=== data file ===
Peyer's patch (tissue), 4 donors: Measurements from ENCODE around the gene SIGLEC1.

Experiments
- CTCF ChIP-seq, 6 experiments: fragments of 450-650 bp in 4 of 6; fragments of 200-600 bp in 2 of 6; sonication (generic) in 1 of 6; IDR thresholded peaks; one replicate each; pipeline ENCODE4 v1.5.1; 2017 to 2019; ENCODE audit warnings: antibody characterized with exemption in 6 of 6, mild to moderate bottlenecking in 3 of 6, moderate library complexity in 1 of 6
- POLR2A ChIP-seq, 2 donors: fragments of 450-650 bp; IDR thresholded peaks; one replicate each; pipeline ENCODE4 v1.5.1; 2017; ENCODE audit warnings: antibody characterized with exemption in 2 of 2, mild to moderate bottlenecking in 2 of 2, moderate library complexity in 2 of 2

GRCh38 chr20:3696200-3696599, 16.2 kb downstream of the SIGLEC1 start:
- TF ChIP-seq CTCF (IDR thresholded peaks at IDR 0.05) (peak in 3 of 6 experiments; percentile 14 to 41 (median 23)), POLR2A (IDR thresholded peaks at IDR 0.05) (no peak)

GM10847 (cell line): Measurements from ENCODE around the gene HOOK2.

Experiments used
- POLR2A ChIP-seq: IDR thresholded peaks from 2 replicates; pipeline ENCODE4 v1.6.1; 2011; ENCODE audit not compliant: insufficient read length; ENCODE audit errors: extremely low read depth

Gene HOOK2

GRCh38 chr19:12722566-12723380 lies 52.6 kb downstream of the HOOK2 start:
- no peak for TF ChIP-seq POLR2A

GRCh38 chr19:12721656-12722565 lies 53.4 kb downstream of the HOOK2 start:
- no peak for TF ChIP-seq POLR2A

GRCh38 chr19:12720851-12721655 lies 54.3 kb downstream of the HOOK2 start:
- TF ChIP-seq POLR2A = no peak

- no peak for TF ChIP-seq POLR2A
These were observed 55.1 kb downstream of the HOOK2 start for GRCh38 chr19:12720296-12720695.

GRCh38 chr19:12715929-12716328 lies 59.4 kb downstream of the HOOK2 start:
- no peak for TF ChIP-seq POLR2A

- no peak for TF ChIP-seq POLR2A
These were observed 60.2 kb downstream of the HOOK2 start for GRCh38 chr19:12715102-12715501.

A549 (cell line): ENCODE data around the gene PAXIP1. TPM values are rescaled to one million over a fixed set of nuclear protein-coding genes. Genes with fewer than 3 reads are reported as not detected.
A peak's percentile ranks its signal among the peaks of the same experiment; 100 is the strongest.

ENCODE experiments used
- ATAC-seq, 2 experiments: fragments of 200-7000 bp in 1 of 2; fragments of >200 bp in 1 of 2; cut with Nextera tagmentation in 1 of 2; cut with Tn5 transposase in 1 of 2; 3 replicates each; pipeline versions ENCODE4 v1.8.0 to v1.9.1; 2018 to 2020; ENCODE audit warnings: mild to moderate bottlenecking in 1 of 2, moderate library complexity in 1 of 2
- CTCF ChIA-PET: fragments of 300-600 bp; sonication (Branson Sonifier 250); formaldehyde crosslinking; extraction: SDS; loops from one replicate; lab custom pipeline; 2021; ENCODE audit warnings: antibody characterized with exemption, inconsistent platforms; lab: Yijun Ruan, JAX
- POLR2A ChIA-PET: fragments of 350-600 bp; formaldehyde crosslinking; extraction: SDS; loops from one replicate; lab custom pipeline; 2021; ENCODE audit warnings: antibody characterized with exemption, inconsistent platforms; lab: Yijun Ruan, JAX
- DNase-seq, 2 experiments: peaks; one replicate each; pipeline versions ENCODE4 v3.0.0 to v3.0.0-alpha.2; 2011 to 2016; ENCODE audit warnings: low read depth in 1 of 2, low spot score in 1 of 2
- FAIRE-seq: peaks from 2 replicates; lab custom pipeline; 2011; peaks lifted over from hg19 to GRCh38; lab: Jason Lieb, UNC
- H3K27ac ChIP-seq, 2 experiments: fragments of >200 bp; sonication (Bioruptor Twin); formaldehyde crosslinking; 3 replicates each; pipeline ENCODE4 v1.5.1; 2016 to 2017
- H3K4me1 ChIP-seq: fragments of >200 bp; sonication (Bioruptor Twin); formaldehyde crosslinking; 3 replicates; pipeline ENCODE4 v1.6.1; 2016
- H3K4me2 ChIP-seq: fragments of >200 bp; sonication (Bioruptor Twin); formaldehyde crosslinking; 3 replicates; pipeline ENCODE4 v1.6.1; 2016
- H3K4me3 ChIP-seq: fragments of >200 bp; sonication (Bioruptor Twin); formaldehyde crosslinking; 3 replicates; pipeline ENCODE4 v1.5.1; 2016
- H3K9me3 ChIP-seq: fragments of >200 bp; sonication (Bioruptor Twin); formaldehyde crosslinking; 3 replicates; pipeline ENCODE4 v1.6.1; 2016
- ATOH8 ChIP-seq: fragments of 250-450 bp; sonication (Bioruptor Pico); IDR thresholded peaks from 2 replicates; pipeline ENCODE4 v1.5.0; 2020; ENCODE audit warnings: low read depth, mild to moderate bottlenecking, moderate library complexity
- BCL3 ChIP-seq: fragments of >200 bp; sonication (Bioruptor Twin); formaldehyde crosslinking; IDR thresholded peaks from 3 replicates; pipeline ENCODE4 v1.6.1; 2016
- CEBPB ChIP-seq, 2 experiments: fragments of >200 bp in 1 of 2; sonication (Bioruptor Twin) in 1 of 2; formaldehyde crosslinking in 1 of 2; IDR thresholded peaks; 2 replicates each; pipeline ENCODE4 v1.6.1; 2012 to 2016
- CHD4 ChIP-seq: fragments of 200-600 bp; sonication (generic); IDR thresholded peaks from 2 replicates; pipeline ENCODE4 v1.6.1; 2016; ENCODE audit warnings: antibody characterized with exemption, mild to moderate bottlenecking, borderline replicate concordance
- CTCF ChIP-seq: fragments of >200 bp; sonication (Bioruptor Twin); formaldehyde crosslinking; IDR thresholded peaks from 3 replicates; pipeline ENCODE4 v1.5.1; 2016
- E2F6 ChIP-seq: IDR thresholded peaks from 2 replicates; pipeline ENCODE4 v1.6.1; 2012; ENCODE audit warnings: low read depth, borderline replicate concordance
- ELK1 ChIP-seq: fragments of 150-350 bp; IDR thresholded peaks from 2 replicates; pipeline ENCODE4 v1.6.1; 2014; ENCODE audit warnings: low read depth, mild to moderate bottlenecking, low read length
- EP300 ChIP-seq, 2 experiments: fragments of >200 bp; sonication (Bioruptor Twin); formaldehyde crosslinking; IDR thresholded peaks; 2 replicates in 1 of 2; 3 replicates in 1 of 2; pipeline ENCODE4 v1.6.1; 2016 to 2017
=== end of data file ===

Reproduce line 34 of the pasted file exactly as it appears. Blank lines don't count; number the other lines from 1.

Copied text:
- H3K4me3 ChIP-seq: fragments of >200 bp; sonication (Bioruptor Twin); formaldehyde crosslinking; 3 replicates; pipeline ENCODE4 v1.5.1; 2016